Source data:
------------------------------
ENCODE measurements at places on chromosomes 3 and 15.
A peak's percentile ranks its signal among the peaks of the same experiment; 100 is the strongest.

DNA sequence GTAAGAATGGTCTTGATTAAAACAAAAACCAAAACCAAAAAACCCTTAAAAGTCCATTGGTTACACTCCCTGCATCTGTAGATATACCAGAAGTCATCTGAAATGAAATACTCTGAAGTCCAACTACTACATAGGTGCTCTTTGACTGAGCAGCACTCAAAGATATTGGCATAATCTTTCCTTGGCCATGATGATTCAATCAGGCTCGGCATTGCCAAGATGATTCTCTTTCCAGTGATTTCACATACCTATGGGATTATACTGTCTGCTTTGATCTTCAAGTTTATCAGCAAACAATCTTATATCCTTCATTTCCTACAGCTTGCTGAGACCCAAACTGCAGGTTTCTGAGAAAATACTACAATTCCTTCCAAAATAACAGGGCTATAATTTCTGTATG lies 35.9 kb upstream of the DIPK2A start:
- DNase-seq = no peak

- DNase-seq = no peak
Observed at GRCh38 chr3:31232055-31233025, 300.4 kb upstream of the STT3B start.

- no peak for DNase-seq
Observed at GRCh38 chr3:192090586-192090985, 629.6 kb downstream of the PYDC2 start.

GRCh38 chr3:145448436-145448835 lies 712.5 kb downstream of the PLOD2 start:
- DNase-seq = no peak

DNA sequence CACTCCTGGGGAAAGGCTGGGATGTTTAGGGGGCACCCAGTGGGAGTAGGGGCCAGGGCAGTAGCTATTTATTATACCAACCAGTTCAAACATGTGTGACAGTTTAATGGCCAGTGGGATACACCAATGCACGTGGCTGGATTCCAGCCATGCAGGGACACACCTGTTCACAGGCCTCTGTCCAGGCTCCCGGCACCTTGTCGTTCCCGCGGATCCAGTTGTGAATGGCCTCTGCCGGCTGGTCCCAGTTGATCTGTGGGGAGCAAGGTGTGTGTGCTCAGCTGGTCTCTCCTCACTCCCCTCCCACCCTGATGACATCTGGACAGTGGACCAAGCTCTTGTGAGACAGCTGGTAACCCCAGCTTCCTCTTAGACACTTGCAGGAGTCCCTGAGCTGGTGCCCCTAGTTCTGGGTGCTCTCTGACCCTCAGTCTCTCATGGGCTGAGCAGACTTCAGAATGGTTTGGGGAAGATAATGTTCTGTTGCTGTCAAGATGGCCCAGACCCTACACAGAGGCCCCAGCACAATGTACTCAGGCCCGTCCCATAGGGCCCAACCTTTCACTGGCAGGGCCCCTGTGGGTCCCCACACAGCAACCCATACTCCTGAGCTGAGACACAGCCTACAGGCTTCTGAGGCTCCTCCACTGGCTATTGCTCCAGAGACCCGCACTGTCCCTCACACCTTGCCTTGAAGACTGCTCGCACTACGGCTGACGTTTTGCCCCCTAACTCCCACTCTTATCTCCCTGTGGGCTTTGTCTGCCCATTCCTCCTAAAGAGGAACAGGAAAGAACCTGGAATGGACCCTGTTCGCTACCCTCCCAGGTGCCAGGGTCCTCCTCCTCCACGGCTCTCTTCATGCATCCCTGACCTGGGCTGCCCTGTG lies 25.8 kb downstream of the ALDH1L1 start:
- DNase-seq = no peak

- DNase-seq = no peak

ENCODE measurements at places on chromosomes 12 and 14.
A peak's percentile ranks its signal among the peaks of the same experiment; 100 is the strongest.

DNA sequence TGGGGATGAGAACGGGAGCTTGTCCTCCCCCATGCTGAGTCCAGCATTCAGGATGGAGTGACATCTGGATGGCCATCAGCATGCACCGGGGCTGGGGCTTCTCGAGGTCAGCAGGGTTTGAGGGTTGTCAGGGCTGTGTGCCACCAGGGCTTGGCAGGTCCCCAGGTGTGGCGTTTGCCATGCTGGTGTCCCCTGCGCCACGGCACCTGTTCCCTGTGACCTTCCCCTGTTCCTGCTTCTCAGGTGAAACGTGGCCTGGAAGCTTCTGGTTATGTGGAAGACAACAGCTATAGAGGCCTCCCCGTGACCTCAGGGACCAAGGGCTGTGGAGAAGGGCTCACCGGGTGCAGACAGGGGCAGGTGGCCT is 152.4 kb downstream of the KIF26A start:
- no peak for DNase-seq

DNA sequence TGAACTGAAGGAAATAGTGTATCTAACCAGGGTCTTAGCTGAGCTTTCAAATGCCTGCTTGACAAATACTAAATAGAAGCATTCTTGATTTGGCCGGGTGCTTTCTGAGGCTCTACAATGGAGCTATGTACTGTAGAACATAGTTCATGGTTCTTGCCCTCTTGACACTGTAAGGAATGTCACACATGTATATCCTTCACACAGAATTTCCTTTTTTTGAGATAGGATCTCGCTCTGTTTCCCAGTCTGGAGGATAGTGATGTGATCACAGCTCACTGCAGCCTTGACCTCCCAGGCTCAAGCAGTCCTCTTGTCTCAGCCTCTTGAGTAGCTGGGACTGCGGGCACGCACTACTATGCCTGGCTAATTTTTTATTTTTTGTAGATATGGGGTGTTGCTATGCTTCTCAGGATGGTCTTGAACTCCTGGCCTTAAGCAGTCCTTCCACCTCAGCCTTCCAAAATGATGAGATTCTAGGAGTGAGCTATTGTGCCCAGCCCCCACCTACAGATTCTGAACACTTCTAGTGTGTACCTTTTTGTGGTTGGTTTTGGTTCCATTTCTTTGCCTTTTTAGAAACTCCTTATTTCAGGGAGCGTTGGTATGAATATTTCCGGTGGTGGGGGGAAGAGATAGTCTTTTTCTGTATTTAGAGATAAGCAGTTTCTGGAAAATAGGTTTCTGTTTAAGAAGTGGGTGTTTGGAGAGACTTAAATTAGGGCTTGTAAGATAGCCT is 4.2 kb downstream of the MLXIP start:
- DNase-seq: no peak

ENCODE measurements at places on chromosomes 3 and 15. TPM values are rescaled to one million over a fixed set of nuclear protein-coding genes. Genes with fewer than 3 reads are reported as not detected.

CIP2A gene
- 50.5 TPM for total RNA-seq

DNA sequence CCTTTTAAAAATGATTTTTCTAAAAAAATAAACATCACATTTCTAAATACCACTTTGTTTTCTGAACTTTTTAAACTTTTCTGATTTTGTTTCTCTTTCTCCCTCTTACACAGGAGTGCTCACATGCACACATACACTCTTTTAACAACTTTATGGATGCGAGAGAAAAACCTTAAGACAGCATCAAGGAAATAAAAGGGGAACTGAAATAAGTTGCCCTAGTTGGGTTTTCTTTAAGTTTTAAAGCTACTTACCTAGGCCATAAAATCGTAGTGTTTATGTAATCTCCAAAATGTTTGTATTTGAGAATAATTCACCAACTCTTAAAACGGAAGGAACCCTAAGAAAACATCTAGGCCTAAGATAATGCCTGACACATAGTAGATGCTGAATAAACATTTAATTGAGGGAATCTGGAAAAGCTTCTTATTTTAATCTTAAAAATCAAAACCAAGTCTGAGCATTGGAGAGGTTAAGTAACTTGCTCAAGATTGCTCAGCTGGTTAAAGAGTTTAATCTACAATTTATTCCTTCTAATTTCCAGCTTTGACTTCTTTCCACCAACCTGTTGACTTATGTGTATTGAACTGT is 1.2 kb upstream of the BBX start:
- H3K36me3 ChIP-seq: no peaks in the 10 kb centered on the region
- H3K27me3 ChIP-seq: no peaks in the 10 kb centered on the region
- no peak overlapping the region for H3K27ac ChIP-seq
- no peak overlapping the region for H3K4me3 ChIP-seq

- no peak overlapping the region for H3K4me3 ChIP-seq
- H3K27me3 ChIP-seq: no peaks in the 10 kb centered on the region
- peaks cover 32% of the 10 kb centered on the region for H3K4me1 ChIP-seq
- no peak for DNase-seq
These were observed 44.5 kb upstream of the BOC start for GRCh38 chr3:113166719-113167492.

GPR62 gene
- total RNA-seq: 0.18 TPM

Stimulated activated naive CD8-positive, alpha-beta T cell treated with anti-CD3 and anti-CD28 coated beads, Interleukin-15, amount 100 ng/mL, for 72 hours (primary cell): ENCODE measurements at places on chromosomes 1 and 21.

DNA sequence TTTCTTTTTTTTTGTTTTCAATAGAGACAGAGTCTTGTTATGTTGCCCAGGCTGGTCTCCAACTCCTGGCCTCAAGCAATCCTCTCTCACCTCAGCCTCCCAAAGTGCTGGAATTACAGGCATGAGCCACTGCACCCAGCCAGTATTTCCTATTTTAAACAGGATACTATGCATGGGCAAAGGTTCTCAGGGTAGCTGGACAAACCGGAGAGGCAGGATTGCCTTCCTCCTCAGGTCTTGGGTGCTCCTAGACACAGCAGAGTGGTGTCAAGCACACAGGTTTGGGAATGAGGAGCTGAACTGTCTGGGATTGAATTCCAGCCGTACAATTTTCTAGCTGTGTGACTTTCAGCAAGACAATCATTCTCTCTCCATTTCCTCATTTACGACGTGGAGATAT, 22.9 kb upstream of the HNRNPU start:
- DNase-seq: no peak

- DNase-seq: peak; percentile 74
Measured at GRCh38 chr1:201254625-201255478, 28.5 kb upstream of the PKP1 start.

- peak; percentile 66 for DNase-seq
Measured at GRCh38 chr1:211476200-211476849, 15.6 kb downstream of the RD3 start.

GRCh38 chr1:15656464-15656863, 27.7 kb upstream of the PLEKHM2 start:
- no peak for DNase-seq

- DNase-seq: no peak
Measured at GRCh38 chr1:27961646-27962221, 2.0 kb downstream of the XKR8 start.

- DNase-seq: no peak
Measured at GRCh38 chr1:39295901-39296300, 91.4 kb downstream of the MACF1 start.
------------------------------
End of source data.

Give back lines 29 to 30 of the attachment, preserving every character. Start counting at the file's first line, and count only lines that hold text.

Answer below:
- H3K27me3 ChIP-seq: no peaks in the 10 kb centered on the region
- peaks cover 32% of the 10 kb centered on the region for H3K4me1 ChIP-seq